The 2010 App Gems Awards

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10 best reading and productivity apps

[This article is part of our 2010 App Gems Awards series, honoring the best apps of 2010.]

RSS Reader of the Year

Reeder for iPad ($5)

By Silvo Rizzi

  (read review)

Simple, elegant, and smart, Reeder on the iPad streamlines your Google Reader RSS feeds and incorporates an array of innovative Multi-Touch gestures to present the best possible reading experience. Skim articles or devour them in detail; save them to look at offline, using Instapaper or Read It Later; and publish your favorites on your social media network of choice. If you’ve got a lot of feeds to manage, this app offers plenty of flexibility in a visually appealing package.—SERENITY CALDWELL

Best Visual News Reader

Flipboard (free)

By Flipboard

  (read review)

When it made its iPad debut this past summer, Flipboard generated quite a bit of buzz—and rightly so. Billed as the “world’s first personal social magazine,” this free iPad offering turns your Facebook and Twitter accounts, as well as any Twitter lists you create for following specific accounts or topics, into a virtual, visual magazine of images, articles, and interactive media. It’s a 21st century magazine, published by the friends you keep on the two most popular social networks. Flipboard takes a unique approach to presenting your favorite online media sources in a format that’s perfect suited for the iPad’s screen space.—DAVID CHARTIER

File Viewer of the Year

GoodReader for iPad ($3)

By Good.iWare

  (read review)

Every iPad owner needs an all-purpose file viewer, and GoodReader has cornered the market. The app can display PDFs, text files, Office and iWorks docs, and photos, and it can even play back audio and video files. It’s become our favorite app for reading PDFs—when you flip to the next page, it displays instantly, so there’s none of the lag found in other PDF viewers. Or go beyond reading PDFs with a surprising variety of features for viewing, bookmarking, highlighting, and even annotating PDFs. You can get files into GoodReader using just about any method you can imagine: iTunes, e-mail, the Finder (via Wi-Fi or USB), and online connections (including iDisk, Google Docs, and our favorite method, Dropbox). It's great for when you want to load a video on your iPad but are nowhere near the copy of iTunes you sync with. The app also gives you tools for organizing and managing your files, as well as a cross-document search feature for quickly finding a passage of text. it's worth every penny.—DAN FRAKES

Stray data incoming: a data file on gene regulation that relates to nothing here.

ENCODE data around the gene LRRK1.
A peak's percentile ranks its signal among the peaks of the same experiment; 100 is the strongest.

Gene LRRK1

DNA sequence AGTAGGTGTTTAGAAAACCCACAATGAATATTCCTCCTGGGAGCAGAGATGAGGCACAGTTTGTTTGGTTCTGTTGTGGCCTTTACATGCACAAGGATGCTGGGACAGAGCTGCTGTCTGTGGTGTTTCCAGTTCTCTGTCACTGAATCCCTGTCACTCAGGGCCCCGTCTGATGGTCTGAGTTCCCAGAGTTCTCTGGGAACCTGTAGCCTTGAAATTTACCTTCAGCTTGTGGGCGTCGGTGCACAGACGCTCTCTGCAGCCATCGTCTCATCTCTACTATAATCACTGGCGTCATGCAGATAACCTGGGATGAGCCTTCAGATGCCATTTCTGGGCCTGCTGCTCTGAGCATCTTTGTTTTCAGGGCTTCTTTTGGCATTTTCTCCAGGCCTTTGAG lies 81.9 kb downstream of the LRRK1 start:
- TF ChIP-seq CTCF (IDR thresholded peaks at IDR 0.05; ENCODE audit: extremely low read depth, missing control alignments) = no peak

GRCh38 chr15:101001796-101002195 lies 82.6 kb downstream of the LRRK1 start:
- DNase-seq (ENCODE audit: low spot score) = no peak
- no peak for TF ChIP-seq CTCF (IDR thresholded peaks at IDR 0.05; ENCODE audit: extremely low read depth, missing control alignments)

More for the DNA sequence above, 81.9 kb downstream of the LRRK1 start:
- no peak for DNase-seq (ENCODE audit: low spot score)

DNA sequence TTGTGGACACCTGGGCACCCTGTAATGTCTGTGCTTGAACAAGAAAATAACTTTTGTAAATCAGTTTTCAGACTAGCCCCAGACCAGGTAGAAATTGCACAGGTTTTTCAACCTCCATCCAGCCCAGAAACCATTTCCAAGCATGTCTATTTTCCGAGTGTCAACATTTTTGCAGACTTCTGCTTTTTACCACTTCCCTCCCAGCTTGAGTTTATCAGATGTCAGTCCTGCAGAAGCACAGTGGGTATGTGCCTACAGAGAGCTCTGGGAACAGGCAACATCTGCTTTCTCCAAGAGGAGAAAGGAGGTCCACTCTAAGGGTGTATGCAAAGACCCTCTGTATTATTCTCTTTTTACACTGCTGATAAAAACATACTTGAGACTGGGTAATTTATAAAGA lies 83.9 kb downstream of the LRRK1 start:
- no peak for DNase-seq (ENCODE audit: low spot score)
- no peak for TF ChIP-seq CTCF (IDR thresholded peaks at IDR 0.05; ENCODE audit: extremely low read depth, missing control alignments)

Best Alternate Browser

Atomic Web Browser ($1)

By RichTech

  (read review)

Not everyone’s a fan of the mobile version of Safari. The built-in browser for Apple’s iOS device can feel rather limited, especially when compared to the desktop version. Limitations aren’t really a problem with Atomic Web Browser. The iPhone- and iPad-optimized browser is overflowing with options, letting you set up advanced privacy controls, run an ad blocker, customize searches, and even have Web servers recognize the app as another browser like Internet Explorer or Firefox. With Atomic Web Browser on your iOS device, you can essentially customize the browsing experience you want.—PHILIP MICHAELS

Note Taker of the Year

SimpleNote (free)

By Codality

  (read review)

Lots of text editors will let you jot down simple, plain-text notes and then sync them to the cloud, so you can access them from almost anywhere. Of all those syncing editors, we particularly like Simplenote because of, well, its simplicity. Whether you run it on the iPhone or iPad, the app’s interface is remarkably clean: There are windows for editing text and adjusting options and that’s it. Setting up syncing is simple, too: You create a free account on the Simplenote site, and all your notes are there, almost as soon as you jot them down. That ease-of-use makes Simplenote a go-to app for keeping lists and jotting down ideas whenever and wherever they occur to you.—DAN MILLER